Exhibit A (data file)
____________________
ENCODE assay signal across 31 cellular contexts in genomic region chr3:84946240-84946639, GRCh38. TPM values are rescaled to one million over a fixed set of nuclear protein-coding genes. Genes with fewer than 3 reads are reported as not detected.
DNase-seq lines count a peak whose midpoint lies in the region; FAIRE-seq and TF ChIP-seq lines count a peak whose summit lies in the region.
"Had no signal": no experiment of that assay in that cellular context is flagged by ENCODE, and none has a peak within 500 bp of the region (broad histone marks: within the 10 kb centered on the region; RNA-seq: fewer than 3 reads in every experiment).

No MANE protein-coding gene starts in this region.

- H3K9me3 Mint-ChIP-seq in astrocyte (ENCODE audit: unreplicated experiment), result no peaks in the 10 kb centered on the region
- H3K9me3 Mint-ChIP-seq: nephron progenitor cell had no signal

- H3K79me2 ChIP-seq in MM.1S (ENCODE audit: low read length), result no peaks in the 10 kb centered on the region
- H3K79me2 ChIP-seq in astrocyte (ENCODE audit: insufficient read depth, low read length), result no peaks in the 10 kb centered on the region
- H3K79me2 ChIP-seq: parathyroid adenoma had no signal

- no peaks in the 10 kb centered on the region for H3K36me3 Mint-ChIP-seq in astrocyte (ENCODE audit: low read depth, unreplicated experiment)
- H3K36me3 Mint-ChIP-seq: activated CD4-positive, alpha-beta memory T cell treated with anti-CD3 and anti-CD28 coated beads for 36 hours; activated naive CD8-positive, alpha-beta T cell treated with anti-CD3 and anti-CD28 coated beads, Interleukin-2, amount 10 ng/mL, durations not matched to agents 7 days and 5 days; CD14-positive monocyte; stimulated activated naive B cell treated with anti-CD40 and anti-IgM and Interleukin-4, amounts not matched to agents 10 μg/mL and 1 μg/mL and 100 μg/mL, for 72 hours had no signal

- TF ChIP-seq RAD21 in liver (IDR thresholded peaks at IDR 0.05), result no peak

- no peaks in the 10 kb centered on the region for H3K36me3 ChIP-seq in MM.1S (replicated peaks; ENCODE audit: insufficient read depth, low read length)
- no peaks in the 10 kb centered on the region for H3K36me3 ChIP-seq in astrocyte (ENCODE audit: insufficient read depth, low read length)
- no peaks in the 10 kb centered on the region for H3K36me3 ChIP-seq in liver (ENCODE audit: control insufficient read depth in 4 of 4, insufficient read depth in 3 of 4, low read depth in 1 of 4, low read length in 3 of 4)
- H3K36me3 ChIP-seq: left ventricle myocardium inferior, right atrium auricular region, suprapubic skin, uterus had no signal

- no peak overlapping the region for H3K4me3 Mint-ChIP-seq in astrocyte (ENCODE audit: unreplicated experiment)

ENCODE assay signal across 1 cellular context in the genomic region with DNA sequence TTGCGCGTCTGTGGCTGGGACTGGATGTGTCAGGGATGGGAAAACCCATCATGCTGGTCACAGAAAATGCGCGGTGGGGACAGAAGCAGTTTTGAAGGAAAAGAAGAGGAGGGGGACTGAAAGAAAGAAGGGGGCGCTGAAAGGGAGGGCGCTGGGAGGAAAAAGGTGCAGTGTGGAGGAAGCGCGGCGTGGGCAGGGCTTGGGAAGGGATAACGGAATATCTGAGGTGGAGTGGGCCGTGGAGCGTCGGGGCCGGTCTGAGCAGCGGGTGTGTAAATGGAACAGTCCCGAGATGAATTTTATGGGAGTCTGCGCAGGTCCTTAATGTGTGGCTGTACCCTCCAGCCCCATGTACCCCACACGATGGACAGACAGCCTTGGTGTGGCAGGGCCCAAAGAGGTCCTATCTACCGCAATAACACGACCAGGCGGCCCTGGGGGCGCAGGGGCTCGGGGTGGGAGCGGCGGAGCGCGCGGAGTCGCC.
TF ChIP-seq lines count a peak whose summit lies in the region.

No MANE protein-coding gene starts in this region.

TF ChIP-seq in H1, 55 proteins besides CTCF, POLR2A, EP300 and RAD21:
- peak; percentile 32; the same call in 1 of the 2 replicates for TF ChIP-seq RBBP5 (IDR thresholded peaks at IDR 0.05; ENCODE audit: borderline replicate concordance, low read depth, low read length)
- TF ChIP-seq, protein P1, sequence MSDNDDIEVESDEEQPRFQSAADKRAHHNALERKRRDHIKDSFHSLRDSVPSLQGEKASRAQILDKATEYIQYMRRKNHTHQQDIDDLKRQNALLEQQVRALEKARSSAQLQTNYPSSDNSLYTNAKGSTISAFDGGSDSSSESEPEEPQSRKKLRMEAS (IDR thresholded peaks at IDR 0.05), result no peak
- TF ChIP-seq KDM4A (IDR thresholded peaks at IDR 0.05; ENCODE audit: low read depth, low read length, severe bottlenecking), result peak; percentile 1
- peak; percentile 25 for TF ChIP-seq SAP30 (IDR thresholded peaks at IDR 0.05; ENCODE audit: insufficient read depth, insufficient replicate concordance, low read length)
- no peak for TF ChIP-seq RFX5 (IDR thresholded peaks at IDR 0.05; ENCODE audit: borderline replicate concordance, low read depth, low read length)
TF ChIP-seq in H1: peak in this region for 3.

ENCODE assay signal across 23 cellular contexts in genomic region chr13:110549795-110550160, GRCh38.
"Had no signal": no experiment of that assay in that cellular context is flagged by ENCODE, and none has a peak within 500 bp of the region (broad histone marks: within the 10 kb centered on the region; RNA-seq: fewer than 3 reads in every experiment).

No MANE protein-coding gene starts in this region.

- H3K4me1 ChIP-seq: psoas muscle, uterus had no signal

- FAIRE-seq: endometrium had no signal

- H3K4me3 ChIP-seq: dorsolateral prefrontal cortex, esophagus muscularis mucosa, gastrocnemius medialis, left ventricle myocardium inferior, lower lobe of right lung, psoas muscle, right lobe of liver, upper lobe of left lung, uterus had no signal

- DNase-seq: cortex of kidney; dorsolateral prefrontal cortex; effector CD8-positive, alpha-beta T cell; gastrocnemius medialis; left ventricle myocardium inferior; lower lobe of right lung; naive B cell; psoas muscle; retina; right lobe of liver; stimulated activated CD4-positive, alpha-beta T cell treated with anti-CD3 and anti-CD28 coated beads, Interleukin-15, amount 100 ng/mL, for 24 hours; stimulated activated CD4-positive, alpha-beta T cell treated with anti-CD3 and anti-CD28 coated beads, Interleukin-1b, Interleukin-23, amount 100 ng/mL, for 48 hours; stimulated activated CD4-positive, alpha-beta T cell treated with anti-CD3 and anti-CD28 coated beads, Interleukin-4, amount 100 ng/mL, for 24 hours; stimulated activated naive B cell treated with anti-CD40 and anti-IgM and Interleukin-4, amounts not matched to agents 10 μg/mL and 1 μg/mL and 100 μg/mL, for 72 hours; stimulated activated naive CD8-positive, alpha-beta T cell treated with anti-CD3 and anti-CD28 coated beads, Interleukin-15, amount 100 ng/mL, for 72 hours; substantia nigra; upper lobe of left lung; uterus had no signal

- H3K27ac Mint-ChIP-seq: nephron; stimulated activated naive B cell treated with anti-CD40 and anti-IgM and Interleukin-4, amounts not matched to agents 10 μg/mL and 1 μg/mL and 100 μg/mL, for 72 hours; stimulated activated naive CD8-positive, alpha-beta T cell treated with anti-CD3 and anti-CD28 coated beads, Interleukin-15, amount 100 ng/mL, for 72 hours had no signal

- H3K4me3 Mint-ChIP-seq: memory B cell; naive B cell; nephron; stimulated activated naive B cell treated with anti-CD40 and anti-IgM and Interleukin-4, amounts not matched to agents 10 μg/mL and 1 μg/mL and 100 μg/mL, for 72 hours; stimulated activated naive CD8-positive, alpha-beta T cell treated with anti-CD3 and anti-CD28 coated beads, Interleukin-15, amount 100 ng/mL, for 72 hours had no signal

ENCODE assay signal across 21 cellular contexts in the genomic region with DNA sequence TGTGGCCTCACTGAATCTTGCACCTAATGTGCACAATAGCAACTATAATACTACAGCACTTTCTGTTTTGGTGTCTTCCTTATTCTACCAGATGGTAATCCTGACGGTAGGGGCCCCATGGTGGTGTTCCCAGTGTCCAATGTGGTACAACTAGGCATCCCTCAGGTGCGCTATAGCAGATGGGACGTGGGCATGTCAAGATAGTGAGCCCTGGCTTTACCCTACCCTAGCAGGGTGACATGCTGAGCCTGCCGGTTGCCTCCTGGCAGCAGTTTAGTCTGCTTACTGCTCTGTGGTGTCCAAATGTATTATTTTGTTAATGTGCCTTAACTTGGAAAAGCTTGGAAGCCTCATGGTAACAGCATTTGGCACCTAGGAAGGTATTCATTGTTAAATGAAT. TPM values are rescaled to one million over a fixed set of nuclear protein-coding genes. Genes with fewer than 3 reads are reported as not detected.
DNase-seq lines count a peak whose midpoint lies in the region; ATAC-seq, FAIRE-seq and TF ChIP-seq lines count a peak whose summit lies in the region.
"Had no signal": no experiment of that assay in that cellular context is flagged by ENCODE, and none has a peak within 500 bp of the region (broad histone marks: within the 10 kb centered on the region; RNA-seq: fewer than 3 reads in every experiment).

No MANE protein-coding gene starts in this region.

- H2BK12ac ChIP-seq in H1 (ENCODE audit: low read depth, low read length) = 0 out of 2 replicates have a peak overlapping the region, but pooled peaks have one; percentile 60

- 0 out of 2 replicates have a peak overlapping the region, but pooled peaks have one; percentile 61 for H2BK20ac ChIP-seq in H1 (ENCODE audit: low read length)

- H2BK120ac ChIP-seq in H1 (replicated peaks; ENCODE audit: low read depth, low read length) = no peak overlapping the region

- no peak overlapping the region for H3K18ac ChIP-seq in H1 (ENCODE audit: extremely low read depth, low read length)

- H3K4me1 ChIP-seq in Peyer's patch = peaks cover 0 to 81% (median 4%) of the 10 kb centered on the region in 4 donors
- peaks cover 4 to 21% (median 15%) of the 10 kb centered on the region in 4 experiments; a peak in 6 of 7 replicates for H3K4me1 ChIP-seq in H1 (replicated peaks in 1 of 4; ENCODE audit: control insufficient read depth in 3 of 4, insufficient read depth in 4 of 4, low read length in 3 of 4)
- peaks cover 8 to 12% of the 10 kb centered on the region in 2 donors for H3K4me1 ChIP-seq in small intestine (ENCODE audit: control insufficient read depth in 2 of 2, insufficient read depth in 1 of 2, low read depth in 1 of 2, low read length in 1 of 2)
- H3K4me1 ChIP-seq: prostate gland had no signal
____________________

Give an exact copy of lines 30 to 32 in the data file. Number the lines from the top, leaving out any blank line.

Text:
No MANE protein-coding gene starts in this region.

- H3K4me1 ChIP-seq: psoas muscle, uterus had no signal

- FAIRE-seq: endometrium had no signal